Synod for the Amazon about more than married priests

Pope Francis greets indigenous representatives in Puerto Maldonado, Peru, on Jan. 19, 2018. (AP/Rodrigo Abd)

Thomas Reese

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With the upcoming Synod for the Amazon, some people are only focused on whether it will recommend that the priesthood be opened to the ordination of married men, but there is a lot more at stake. True, the synod will discuss the possibility of ordaining married men because there is a shortage of priests to serve such a huge area, but that will be only one topic discussed. 

The synod, which will take place Oct. 6-28, will primarily include bishops from the Amazon region called to Rome by Pope Francis.

Sheer size makes the Amazon important, as it includes Brazil and eight other countries with millions of people over thousands of square miles.

But for Pope Francis, the Amazon is also important because it touches on so many themes of his papacy: concern for the marginalized, evangelization and protection of the environment.

The indigenous peoples of the Amazon have been the victims of exploitation and genocide for centuries. They have been considered less than human by European and Latin exploiters, of value only as slave labor and beasts of burden. They have been pushed from their ancestral homes deeper into the jungle. Rape was common. Those who opposed the invaders were murdered.

Nor is this merely history; much of it is still going on as loggers, cattlemen, miners and agribusiness continue to press on indigenous peoples and land. It is no surprise that the pope, who has made the marginalized a focus of his concern, wants the world to cry out in protest against these atrocities.

Nor is the church innocent in the face of these abuses. Although historically a few priests and religious stand out as voices for justice, until recently the church was part of the system that denigrated indigenous cultures and tried to turn the natives into European Christians. Too often the church looked the other way rather than challenge the exploiters.

Besides defending the human rights of indigenous peoples, the pope wants the synod to look at how Christianity should be adapted to indigenous cultures. This is quite controversial with Francis' conservative critics. They believe that the European version of Christianity is somehow perfect and pure.

In fact, Christianity adapted itself to European culture in ways that would be unrecognizable to early Jewish Christians. The Apostles would be shocked by Baroque churches filled with statues and paintings. The Mass looks little like the Last Supper with Jesus that they commemorated. European Christians also took Greek philosophy and used it to develop a sophisticated theology to explain Christianity. It even adapted Roman law and governance structures for its use.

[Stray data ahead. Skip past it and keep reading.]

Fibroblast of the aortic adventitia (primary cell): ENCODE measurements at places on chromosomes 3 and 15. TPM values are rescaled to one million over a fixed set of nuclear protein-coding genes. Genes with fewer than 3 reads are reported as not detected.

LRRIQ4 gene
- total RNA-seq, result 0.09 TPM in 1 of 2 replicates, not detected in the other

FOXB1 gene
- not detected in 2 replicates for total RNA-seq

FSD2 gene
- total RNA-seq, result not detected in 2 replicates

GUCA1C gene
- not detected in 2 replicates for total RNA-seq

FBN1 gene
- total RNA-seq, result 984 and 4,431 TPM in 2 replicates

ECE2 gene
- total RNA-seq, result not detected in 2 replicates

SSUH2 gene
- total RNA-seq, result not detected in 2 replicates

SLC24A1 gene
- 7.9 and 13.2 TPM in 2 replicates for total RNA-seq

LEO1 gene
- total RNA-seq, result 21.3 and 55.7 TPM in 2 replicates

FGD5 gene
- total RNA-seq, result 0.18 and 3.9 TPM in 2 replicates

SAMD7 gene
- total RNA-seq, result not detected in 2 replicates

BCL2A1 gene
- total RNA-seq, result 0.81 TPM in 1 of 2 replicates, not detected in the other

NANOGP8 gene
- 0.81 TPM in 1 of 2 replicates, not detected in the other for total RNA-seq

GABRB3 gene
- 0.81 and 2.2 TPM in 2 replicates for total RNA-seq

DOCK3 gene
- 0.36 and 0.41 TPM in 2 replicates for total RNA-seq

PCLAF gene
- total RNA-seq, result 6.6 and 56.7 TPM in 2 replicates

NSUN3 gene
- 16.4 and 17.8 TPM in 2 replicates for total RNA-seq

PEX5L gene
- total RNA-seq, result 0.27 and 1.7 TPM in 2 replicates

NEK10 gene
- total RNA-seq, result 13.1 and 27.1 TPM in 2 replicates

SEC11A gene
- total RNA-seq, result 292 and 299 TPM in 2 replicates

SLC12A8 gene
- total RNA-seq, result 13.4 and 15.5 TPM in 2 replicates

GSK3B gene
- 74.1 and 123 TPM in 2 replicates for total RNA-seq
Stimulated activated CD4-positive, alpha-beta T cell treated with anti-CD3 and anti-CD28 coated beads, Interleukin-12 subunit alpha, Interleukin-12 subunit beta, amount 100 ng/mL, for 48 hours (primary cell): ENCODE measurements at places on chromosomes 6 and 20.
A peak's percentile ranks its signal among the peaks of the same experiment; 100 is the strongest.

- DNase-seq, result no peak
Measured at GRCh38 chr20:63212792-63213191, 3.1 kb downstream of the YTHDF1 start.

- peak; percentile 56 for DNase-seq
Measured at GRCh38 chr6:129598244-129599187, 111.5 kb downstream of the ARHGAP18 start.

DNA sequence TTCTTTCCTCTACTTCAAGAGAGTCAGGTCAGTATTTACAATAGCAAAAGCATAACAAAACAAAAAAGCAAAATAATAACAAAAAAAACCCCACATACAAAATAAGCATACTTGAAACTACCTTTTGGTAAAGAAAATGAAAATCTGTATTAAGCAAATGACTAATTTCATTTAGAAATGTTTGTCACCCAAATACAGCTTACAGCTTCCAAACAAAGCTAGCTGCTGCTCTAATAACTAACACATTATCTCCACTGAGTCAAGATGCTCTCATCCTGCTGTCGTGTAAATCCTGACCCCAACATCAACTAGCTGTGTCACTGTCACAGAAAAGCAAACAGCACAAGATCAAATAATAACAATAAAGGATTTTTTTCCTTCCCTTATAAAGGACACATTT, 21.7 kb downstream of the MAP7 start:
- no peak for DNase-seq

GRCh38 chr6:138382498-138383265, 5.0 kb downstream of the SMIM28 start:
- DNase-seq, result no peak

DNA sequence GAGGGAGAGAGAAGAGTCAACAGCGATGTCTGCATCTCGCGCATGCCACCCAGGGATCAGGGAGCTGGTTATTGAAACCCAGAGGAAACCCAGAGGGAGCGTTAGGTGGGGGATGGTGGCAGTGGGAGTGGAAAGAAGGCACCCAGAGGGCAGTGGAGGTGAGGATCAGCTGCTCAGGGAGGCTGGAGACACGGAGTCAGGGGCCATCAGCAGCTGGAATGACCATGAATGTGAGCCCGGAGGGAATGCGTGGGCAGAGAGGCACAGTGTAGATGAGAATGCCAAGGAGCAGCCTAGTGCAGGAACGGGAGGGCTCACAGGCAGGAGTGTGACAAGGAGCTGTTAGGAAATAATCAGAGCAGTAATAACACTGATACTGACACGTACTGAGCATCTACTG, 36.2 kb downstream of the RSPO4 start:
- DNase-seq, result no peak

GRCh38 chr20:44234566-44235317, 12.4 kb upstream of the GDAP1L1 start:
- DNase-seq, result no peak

I am not saying that this adaptation was wrong. Christianity was successful in Europe because it did adapt to its culture. What is wrong is the monopolistic vision of European Christianity that does not allow other cultures to adapt Christianity as it did. Rather than allowing Christianity to adapt to local cultures, the European church imposed itself like other colonial powers.

The synod needs to discuss what Christianity should look like in indigenous cultures. What should the Mass and other sacraments look like? What should the local leadership look like? How should the faith be described? What in indigenous cultures is an expression of the Spirit and can be part of an indigenous Christianity?

For theological conservatives, this will be the most controversial topic at the synod because they believe that 19th-century European Catholicism is the absolute norm by which everything else must be judged. They know little about their own history and how Christianity was inculturated in Europe. 

The third key topic of the synod is the protection of the Amazon environment, a topic of critical importance with global warming threatening life as we know it. This is the topic that will be most controversial with political conservatives and business interests. 

The Amazon jungle has been referred to as the lungs of the Earth, but while human lungs change oxygen into carbon dioxide, the rainforest converts CO2 into oxygen. The use of fire to clear land in the Amazon is not only adding more carbon dioxide to the atmosphere, it is also mortally wounding the complex ecosystem capable of reversing the process on a massive scale.

The jungles are also home to innumerable species that will be wiped out when their habitat is gone.

The world is at a tipping point that will determine the lives of people for centuries to come. Future generations will look back on this generation and curse us if we do not make the sacrifices necessary to preserve our planet and its ecosystem.

The synod will not magically solve these environmental problems, but it will bring them to international attention in a unique way. I am not optimistic about the future, but for the first time in a long time, I am proud of my church for being on the right side of history.

[Jesuit Fr. Thomas Reese is a columnist for Religion News Service and author of Inside the Vatican: The Politics and Organization of the Catholic Church.]

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